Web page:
Tax Laws and Estate Planning

Estate planning continues to evolve as federal and state laws change over time. A recent Financial Planning article highlighted the significant impact of the fiscal cliff tax deal on the world of estate planning.

  One of the hallmarks of the tax deal was making the estate tax $5.12 million exemption permanent. Furthermore, the exemption is now adjusted with inflation, and is now portable between spouses. The practical effect of these changes is that the vast majority of individuals, except those with extreme amounts of wealth, will never fear the federal estate tax again.

For most Americans, tax cuts enacted in 2001 have now become permanent, which means that their tax rates will continue unchanged. For wealthier individuals, however, income taxes may be significantly higher. For instance, Congress has developed a new 20% tax rate on dividends and capital gains. A 3.8% Medicare tax will apply to investment income. Additionally, itemized deductions and personal exemptions will now phase out at incomes of $250,000 for single individuals and $300,000 for married couples who file a joint income tax return. It is estimated that in some cases, individuals could face a combined tax rate of more than 50%.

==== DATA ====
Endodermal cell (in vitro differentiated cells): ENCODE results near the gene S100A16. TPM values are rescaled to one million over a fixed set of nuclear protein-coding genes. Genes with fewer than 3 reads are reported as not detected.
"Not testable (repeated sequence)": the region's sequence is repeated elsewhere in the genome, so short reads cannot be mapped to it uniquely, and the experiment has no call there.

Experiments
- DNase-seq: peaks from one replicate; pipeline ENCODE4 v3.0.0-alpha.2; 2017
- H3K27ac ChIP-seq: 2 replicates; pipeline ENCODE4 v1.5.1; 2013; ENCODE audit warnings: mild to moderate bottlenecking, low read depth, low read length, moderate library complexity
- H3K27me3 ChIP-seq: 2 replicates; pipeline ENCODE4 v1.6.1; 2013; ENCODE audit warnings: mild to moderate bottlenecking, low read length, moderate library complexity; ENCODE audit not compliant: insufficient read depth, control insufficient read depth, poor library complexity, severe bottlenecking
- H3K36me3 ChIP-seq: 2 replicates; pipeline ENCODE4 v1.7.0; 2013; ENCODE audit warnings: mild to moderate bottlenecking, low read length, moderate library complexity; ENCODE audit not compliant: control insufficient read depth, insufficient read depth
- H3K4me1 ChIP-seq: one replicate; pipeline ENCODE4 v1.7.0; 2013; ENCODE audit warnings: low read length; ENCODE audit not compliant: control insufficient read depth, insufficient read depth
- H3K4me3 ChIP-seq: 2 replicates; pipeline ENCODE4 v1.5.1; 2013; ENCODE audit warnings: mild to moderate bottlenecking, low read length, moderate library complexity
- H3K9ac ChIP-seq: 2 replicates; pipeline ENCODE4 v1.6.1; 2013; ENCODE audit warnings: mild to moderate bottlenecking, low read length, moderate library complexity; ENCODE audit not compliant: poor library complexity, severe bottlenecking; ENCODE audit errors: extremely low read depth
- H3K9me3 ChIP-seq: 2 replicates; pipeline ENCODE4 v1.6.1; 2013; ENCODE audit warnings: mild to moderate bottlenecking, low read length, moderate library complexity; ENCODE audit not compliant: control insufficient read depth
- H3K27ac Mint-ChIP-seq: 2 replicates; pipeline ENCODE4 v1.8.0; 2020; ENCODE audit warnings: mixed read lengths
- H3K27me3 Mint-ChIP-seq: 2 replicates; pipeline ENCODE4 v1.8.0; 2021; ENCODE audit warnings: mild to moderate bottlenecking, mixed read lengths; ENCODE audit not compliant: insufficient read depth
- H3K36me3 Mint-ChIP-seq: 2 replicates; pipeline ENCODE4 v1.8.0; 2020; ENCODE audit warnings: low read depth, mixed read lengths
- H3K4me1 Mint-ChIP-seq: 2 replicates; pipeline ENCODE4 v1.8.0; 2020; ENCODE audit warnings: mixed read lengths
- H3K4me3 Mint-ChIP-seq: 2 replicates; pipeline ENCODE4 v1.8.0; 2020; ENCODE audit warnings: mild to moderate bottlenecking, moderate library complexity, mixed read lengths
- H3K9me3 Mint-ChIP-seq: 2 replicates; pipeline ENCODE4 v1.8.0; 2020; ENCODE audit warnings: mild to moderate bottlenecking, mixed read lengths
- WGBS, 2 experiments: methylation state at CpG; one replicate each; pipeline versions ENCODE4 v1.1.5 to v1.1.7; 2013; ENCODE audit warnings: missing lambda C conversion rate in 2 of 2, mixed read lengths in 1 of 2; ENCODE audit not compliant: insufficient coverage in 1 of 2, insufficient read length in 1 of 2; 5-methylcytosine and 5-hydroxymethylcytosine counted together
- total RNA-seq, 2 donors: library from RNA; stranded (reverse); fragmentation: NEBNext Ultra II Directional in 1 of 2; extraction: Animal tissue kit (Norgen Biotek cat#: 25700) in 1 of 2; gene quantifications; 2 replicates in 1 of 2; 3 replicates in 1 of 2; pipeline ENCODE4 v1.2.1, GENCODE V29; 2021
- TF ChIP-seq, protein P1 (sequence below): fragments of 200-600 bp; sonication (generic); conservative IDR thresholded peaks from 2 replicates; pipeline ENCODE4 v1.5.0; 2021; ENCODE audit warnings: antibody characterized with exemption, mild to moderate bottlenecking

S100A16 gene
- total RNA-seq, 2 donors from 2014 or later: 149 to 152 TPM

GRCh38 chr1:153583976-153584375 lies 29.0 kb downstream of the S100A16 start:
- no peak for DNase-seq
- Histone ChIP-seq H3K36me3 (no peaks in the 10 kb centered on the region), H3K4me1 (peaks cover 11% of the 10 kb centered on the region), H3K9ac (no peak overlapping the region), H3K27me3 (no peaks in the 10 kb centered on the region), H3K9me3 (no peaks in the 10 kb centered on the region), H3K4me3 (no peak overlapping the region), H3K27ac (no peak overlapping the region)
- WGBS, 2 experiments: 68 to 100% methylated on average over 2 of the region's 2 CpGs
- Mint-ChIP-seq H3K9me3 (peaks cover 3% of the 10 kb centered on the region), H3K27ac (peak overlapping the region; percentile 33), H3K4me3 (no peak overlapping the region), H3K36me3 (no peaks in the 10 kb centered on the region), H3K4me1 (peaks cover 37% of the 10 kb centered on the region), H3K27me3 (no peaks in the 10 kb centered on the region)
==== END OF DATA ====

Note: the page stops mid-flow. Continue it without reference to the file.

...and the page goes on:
Fortunately, careful estate planning may be able to alleviate some of these higher taxes for wealthier Americans.  While this goal often may be achieved, it can be a complicated process that may require estate planning attorneys, clients, and investment advisors or trustees to coordinate their actions so as to avoid any costly moves.

Charitable giving is another way that individuals may be able to avoid some increased taxes. Although the itemized deduction for charitable giving does phase out at higher incomes, the deduction could still be used to offset at least some gains. Some of these benefits also may be realized through the use of charitable remainder trusts, to which the new Medicare tax does not apply.

These are only a few examples of ways in which some of the new taxation can be eliminated or at least minimized. Of course, individuals also need to mindful of state estate tax requirements, which may also significantly impact their estate planning techniques. Due to the complexity of these new laws, it is essential that you consult with an experienced Illinois estate planning attorney. Contact your Wheaton estate planning lawyer today for a comprehensive evaluation of your estate planning needs and goals, and the assistance that you need in making those goals a reality.

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